The three neophytes, when they entered the curious chapel for their reception, stood in a line together. Function there was none; and Ritualism hid her head. The bowl of baptism was of domestic, not of ecclesiastical, pattern; and all else was of a piece.

Then Father Dominic gave a little address, saying his Nunc dimittis. Dalgairns and St. John went into Oxford, to the primitive Catholic chapel—St. Clement's—and borrowed from the old priest, Father Newsham, an altar-stone and vestments, so that Father Dominic might say Mass the next morning for the first and only time at Littlemore. At that Mass the neophytes received their First Communion. The fervour of Father Dominic, when he made his thanksgiving, greatly impressed the converts, who had not been accustomed in Anglicanism to witness emotion in public prayer.

Oakeley, one of Newman's young disciples, who subsequently exchanged the Anglican ministry for the Catholic priesthood, tells the tale of the day after: "It was a memorable day, that 9th of October, 1845. The rain came down in torrents, bringing with it the first heavy instalment of autumn's sear and yellow leaves. The wind, like a spent giant, howled forth the expiring notes of its equinoctial fury. The superstitious might have said that the very elements were on the side of Anglicanism—so copiously did they weep, so piteously bemoan the approaching departure of its great representative. {62} The bell which swung visibly in the turret of the little Gothic church at Littlemore gave that day the usual notice of morning and afternoon prayers; but it came to the ear in that buoyant, bouncing tone which is usual in a high wind, and sounded like a knell rather than a summons. The monastery was more than usually sombre and still. Egress and ingress there were none that day; for it had been given out, among friends accustomed to visit there, that Mr. Newman 'wished to remain quiet.' One of these friends who resided in the neighbourhood, had been used to attend the evening 'Office' in the oratory of the house, but he was forbidden to come 'for two or three days, for reasons which would be explained later.' The ninth of the month passed off without producing any satisfa6tion to the general curiosity. All that transpired was that a remarkable-looking man, evidently a foreigner and shabbily dressed in black, had asked his way to Mr. Newman's on the day but one before; and the rumour was that he was a Catholic priest. In the course of a day or two the friend before mentioned was readmitted to the evening Office, and found that a change had come over it. The Latin was pronounced for the first time in the Roman way, and the antiphons of our Lady, which up to that day had always been omitted, came out in their proper place. The friend in question would have asked the reason of these changes, but it was forbidden to speak to any of {63} the community after night prayers. Very soon the mystery was cleared up by Mr. Newman and his companions appearing at Mass in the public chapel at Oxford."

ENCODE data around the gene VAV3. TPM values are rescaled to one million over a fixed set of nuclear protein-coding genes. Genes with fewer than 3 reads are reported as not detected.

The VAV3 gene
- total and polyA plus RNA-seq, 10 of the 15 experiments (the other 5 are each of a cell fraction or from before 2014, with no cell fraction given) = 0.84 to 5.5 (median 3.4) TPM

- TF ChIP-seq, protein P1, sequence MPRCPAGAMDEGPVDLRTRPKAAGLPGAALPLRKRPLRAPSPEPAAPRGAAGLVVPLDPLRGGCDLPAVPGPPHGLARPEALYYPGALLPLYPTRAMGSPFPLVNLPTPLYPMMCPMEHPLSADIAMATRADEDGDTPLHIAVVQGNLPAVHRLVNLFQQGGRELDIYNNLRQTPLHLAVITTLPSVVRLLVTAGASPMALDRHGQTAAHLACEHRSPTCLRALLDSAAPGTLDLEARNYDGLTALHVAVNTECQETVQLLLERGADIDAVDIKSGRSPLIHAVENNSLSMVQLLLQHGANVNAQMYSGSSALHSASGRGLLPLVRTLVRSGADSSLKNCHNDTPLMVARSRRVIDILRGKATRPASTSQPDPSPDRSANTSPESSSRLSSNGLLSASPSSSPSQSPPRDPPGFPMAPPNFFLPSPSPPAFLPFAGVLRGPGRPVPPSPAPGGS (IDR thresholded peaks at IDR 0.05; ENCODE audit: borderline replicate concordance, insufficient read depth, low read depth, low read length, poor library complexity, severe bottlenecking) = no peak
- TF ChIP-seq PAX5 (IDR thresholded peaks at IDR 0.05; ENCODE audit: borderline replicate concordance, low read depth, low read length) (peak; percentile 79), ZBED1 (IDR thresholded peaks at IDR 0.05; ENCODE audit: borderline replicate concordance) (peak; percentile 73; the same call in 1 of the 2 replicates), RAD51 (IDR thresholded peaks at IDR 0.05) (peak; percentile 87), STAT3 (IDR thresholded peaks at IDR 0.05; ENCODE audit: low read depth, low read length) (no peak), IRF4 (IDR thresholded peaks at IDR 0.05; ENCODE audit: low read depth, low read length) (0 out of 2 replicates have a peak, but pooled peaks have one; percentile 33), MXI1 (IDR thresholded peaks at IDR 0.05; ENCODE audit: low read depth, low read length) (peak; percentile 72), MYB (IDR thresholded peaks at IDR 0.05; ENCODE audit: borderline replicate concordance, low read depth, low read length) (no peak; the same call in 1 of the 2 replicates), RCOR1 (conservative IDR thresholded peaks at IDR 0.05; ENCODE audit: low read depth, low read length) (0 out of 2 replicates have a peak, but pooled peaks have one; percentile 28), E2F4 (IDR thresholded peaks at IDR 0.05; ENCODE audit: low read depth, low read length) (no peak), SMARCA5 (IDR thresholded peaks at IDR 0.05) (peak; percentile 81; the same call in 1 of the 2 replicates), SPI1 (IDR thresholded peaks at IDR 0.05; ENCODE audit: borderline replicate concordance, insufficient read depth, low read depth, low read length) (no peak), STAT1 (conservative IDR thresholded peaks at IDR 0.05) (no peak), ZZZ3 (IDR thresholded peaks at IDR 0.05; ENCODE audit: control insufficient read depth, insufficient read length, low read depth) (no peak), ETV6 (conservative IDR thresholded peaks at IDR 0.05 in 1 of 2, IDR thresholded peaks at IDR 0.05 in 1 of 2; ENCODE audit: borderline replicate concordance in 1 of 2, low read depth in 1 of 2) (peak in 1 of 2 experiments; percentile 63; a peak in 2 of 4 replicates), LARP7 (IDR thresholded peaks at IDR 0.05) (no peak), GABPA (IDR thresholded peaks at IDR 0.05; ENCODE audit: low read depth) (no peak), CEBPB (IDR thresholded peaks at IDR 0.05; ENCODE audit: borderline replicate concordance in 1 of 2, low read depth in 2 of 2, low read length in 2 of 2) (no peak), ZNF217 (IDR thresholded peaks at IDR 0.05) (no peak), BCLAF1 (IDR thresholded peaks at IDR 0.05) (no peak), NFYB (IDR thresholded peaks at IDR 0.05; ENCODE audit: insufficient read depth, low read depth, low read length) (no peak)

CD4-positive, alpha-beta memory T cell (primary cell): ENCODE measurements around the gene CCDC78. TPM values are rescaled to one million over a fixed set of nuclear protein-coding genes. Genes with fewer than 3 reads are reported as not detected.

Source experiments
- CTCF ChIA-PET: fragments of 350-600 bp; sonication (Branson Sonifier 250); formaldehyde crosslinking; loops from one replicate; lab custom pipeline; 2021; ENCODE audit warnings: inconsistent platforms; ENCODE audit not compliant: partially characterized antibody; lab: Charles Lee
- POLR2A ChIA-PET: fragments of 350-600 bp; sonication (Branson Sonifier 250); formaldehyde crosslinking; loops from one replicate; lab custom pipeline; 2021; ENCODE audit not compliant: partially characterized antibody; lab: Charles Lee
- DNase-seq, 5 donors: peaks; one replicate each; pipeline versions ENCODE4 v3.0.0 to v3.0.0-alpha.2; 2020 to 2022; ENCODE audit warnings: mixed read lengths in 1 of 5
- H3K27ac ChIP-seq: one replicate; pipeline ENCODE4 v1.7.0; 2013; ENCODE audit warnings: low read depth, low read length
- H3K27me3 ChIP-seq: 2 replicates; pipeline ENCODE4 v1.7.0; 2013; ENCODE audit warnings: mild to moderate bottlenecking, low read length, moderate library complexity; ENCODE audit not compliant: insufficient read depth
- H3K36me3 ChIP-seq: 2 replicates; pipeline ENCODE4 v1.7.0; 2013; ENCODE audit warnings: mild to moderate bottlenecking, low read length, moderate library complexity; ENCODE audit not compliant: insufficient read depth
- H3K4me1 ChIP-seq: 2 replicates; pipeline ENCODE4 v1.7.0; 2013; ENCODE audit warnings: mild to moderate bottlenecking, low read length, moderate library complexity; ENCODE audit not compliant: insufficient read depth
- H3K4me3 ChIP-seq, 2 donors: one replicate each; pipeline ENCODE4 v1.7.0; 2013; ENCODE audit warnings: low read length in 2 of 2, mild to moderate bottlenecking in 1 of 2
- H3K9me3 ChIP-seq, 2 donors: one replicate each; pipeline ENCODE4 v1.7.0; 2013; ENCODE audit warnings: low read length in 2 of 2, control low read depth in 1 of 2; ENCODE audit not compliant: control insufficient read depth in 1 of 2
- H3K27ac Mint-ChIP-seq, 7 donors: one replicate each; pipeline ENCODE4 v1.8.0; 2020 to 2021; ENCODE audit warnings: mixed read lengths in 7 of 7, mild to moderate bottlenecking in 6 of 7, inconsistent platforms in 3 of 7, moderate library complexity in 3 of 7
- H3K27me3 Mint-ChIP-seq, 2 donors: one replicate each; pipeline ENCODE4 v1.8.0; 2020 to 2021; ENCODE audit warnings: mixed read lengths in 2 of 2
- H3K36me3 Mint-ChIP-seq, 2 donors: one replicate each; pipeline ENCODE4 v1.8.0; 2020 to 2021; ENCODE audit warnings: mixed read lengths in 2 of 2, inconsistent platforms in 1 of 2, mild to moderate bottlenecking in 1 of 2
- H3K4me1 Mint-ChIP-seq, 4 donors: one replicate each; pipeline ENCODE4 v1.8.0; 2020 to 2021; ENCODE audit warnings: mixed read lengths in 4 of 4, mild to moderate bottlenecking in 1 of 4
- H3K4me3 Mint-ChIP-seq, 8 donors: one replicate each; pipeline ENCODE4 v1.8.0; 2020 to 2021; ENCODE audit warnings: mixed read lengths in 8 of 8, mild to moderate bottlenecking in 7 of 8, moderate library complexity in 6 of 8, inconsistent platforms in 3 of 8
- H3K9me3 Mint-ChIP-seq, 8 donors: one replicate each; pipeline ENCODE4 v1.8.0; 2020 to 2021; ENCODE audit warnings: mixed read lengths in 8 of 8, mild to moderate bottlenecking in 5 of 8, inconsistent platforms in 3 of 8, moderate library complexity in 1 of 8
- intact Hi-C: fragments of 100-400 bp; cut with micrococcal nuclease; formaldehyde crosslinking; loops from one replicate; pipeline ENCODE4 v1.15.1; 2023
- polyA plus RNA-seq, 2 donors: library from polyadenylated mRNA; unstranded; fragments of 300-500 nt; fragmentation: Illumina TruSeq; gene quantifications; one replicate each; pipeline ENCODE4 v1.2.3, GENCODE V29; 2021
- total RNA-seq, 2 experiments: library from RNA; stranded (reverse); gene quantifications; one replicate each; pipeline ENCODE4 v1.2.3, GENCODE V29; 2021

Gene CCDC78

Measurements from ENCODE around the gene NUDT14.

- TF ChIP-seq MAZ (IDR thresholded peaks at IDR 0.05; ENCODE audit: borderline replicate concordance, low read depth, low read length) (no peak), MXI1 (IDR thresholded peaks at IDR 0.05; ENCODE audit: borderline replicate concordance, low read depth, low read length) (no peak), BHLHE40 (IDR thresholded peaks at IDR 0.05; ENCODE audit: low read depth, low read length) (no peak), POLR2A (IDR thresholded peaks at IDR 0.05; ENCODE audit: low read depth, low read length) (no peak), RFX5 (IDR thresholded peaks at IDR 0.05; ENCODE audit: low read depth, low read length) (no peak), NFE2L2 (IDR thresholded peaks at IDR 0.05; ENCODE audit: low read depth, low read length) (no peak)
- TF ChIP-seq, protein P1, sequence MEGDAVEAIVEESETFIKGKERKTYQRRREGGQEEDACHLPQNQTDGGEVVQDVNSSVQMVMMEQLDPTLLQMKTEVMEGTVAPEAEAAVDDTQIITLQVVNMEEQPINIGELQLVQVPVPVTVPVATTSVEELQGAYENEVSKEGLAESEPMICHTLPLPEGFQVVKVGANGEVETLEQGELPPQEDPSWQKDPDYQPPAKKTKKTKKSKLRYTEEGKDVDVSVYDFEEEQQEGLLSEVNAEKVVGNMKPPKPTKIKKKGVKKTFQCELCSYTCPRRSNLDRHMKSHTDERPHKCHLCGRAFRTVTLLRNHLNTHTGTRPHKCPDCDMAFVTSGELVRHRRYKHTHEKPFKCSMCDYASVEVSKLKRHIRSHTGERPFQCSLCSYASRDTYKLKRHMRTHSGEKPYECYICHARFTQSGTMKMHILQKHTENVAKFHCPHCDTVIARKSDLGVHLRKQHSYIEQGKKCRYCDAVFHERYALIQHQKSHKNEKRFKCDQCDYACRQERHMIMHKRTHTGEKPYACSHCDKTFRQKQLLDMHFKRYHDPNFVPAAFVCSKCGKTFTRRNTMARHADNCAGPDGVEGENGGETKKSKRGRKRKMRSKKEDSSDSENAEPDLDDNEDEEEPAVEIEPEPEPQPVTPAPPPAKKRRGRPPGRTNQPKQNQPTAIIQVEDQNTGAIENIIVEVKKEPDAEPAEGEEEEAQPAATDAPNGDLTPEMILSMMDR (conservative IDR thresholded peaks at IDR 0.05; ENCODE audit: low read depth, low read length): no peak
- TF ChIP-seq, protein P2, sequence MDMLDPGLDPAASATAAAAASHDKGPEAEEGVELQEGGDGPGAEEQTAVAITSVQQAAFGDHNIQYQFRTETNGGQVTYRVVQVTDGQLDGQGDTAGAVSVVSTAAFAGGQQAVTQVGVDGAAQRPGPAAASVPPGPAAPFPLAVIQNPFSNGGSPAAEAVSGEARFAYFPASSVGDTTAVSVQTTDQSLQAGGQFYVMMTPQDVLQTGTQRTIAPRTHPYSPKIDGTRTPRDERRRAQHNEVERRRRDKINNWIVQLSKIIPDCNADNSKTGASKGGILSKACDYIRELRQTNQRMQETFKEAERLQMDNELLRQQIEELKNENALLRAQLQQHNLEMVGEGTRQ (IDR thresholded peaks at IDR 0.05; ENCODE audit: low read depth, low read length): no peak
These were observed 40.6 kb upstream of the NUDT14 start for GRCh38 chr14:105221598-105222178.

Father Dominic left at the end of a three days' visit. As he went back to Oxford, he must have recalled a passage in the life of the founder of the Passionists, St. Paul of the Cross. It tells how he fell into a trance, at the end of which he was asked what vision he had seen, and answered, "Oh, the wonderful works of my children in England!" Confessor and penitent met once again at Maryvale. But the Passionist had done his work. In 1849 he was travelling by rail, with one companion, when his mortal illness seized him, and he died upon the platform of Reading station, blessing England with his latest breath. By some chance—little knowing they were fulfilling the holy man's prayer that he might, like his LORD, die in desolation—the people who were near, and who might have helped him, feared some infection, held aloof and refused shelter to his corse. Thus died this lover of our country, the humble apostle who reconciled to the Catholic Church him whom her Head afterwards named "the Light of England."